Energy transition in Poland | 2020 Edition
Electricity production from coal is decreasing, electricity imports are increasing; the importance of gas in the energy mix continues to grow, and renewable energy sources also play a more important role in the system. These are the key conclusions of the Forum's recent study "Energy transition in Poland". This is the third edition of the report, which presents key data on the state of the Polish energy sector and its changes.
Last year's electricity production in domestic power plants was the lowest in five years and amounted to 164 TWh. At the same time, energy imports almost doubled to 10.6 TWh. The capacity installed in renewable sources is growing, at the end of 2019 it was 9.5 GW. The production of energy from renewable sources exceeded 25 TWh - and although it was the highest in history, it is still insufficient for Poland to meet the EU's obligations regarding the share of renewable energy in the energy mix. It is also worth noting that the development of RES in the last two years was mainly due to investments in prosumer installations.
- The changes in the energy sector are visible, but there are doubts whether they have been planned or are rather a surprise ¬- notes Dr Joanna Maćkowiak-Pandera, President of the Forum Energii. - Not so long ago, an increase in energy production in Poland was expected, and in the meantime we have seen a record decline. There are several reasons for this phenomenon, but the most important is the high costs of power generation in domestic power plants. If imports of energy did not continue, prices would be even higher and Poland would have problems with balancing demand. The most important question is what to do next. Polish power industry is on a verge," concludes Maćkowiak-Pandera.
Particular attention should be paid to the specific paradox of the domestic coal market. On the one hand, the share of coal in electricity production in 2019 was nearly 5 percentage points lower than the year before. The trend in decreasing hard coal exploitation in domestic mines, which has been visible for years, also continued last year, decreasing by 2 million tons. On the other, however, the demand for thermal coal remains high. A large part of it, almost 20% of domestic consumption, is supplemented with imported coal. 10 million tons comes from Russia and the remaining 3 million tons from Colombia, the USA or Kazakhstan.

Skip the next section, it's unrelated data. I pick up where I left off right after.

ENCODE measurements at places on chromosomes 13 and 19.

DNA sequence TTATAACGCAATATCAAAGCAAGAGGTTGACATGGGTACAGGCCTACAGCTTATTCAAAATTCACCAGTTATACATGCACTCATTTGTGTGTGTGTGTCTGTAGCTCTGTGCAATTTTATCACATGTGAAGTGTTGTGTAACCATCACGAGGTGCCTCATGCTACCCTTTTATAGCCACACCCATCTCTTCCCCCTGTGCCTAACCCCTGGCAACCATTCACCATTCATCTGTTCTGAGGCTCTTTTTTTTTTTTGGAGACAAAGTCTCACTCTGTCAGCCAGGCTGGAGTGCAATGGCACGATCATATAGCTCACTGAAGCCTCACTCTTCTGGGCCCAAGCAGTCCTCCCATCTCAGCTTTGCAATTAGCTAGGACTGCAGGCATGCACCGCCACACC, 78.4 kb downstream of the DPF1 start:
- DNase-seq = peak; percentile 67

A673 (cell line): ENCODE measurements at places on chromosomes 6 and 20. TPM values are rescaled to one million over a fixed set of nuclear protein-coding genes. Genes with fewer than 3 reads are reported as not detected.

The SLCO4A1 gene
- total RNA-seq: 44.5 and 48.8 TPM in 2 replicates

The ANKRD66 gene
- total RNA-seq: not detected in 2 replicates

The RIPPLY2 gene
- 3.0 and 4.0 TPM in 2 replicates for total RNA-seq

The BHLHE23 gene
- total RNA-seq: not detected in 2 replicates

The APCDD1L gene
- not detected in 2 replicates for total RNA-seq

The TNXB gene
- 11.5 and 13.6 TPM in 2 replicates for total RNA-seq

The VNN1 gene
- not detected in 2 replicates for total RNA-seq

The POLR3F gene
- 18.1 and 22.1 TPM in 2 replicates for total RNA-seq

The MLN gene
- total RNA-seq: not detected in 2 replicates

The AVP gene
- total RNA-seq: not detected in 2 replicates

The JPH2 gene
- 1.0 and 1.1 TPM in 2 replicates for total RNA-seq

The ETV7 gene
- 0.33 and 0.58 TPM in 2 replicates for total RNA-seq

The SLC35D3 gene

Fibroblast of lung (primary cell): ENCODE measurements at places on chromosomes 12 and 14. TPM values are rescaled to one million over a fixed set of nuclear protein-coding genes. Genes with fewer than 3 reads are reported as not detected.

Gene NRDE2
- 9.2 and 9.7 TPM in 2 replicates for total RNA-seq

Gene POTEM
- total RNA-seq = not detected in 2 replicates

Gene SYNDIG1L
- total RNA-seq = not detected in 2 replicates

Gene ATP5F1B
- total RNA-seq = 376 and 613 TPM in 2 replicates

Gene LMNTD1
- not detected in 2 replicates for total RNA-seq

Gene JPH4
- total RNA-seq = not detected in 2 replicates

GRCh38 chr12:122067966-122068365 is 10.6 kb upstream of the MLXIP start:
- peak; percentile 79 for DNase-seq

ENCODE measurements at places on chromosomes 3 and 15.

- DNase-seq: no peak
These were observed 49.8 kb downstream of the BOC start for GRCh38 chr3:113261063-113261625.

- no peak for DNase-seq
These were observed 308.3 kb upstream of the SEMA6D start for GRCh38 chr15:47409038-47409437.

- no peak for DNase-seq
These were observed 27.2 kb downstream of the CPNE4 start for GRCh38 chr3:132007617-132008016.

- So we have a situation where the Polish mining industry is not able to provide enough coal to meet demand. At the same time, some of the coal produced in Poland does not go to consumers anyway, but is stored on heaps, because domestic coal is more expensive and often of lower quality than imported coal - notes the President of Forum Energii.
The importance of gas in the Polish energy mix continues to grow. Its share in 2018 came close to 9%. Domestic production of this fuel is decreasing year by year, and the demand is mainly covered by imported gas. However, the progressive diversification of gas sources is clearly visible, mainly due to contracts for the purchase of liquefied gas. Imports from Russia are already less than half of the blue fuel supplies.
The big problem is stagnation in reducing greenhouse gas emissions. Emissions in Poland in 2018 remained at the level of 2017, exceeding 412 million tonnes of CO2 equivalent, and from power generation alone it was nearly 150 million tonnes.
Main conclusions from the report
- Electricity production is falling, with the biggest decrease being seen in production from lignite and hard coal. The share of coal in electricity production in 2019 was 73.6%, 4.8 percentage points less than in 2018.
- In 2019, the import of electricity to Poland almost doubled, amounting to 10.6 TWh.
- Last year, the largest amount of electricity from RES was produced - over 25 TWh. It is the highest in history. However, this result is still too low to meet EU obligations.
- The paradox of the domestic coal market: despite the constant high demand for this resource, its production in Polish mines is decreasing and at the same time its reserves on heaps are increasing.
- Diversification of gas supplies. Imports from Russia account for less than 50% of the blue fuel supplies to Poland.